While Reyes-Flores hasn’t yet identified her undergrad major, she knows it will in the sciences. She said the science instructors at Pueblo have inspired her.
“I wasn’t really into science before high school. When I came here, I really got into it,” she said.
Reyes-Flores said she didn’t realize the scholarship was possible until Ruben Romero, Pueblo’s college and career coordinator, told her about it.
Romero said one of the remarkable things about Reyes-Flores is what she has achieved at her age. At 16, she is younger than her peers, yet she performs at a high level.
“She has always been focused. She’s quiet, but confidently quiet,” he said. “She has always been at the top of her class.”
Three Pueblo Magnet High School Class of 2015 Juniors have been accepted into the Arizona Ivy League Project, a two-year program that develops students’ leadership and academic skills, takes them on a tour of the East Coast and prepares them to apply for and attend Ivy League institutions.
Ashley Parra, Jose Toro and Cecilia Machado were chosen from a field of 50 applicants and are the only students from Tucson accepted this year. They will attend leadership classes in Phoenix during their first year in the program and will visit eight Ivy League campuses during the trip to the East Coast in the spring. In their senior year, they will attend classes that help them apply to the universities.
All three students are excited about the trip. For Parra and Machado, it will be their first time on an airplane and their first time leaving Arizona.
“I’m most excited about seeing the campuses, the variety there,” Parra said. “I’m excited about meeting the admissions officers. It’s like a golden ticket.”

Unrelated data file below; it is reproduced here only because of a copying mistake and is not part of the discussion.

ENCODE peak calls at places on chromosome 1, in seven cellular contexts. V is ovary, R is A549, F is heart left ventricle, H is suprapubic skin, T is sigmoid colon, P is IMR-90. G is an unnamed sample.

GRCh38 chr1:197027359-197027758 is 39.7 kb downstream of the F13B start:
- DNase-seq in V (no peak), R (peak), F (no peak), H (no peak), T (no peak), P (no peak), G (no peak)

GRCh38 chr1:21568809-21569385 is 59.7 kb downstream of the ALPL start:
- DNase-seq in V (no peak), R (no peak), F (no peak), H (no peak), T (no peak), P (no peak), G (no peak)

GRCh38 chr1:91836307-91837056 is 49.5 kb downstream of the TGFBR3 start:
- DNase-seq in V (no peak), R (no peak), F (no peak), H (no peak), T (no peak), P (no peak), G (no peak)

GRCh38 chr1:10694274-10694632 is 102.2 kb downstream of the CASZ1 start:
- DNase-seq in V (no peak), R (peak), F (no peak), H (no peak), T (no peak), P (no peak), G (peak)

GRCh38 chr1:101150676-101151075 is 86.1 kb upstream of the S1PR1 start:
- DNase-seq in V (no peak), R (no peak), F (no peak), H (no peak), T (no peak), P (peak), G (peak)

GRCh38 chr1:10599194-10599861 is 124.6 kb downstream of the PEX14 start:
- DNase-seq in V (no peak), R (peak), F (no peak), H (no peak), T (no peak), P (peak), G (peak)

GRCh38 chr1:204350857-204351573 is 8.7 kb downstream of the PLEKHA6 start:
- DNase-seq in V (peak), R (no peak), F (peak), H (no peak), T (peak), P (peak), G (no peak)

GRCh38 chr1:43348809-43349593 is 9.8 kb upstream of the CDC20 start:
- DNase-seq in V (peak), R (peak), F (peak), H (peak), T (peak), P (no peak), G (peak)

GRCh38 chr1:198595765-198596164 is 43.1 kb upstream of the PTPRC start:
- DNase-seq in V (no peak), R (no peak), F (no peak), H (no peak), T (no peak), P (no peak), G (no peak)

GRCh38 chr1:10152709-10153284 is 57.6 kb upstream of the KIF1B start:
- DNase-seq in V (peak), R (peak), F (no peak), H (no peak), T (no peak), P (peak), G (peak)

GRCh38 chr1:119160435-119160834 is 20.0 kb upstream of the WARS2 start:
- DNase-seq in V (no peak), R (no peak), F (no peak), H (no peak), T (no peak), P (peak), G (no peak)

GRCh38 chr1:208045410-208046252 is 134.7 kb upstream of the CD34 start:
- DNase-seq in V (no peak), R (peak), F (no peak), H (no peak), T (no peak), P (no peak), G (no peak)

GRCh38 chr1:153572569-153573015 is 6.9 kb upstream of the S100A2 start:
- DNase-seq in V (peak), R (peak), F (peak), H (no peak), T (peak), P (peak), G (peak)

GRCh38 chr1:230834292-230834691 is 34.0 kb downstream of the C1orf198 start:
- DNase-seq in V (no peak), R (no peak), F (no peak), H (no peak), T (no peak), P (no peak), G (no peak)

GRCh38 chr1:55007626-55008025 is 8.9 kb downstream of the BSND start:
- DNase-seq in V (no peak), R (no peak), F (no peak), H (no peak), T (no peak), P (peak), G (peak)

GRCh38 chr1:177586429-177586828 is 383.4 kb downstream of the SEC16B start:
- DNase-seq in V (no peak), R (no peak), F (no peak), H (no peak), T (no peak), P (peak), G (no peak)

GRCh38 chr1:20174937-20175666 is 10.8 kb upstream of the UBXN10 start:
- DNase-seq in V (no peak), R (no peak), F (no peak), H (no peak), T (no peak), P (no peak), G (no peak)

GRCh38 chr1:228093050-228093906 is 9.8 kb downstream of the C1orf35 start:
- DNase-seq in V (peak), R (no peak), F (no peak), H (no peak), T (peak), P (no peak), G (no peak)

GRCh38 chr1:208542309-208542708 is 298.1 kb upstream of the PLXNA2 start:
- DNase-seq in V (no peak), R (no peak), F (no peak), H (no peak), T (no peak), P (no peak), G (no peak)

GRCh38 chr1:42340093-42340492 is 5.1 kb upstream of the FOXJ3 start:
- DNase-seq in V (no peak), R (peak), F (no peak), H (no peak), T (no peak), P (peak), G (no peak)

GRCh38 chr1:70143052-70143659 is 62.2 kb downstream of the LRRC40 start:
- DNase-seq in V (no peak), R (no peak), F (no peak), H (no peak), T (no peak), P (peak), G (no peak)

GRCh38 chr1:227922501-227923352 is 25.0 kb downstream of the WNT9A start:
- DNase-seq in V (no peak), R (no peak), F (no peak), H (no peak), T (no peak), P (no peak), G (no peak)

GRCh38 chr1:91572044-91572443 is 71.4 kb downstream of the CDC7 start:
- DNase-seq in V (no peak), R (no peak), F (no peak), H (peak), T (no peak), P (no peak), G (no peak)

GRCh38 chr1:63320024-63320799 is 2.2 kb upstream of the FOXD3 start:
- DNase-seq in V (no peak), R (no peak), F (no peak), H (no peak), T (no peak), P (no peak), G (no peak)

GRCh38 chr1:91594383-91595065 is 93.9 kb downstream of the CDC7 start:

The Arizona Ivy League Project is open to sophomores and juniors who come from an economically disadvantaged background and have at least a 3.75 grade average. The application process includes providing teacher recommendations, writing three essays and undergoing an interview with an admissions panel.
The students said hard work and focus have been essential to reaching their goals, and that hasn’t always been easy. Managing their time can be a challenge.
“I have to study. I don’t get to be that teenager, but I’m making myself a better opportunity,” Machado said.
Toro has had similar experiences. “It’s kind of a struggle to keep up our grades, studying for hours upon hours at night,” he said.
All three Ivy League Project winners said teachers at Pueblo have helped and inspired them. “Coming into high school is intimidating,” Toro said. “My teachers motivated me to do my best, even when I didn’t think I could.”
The Pueblo students will be holding fundraisers to cover the cost of the East Coast trip, where they will tour eight campuses and meet with admissions and other personnel. They can also accept tax-credit donations. See our tax credit webpages to learn more about making a donation.
About the winners:
Career plans: Doctor of chiropractic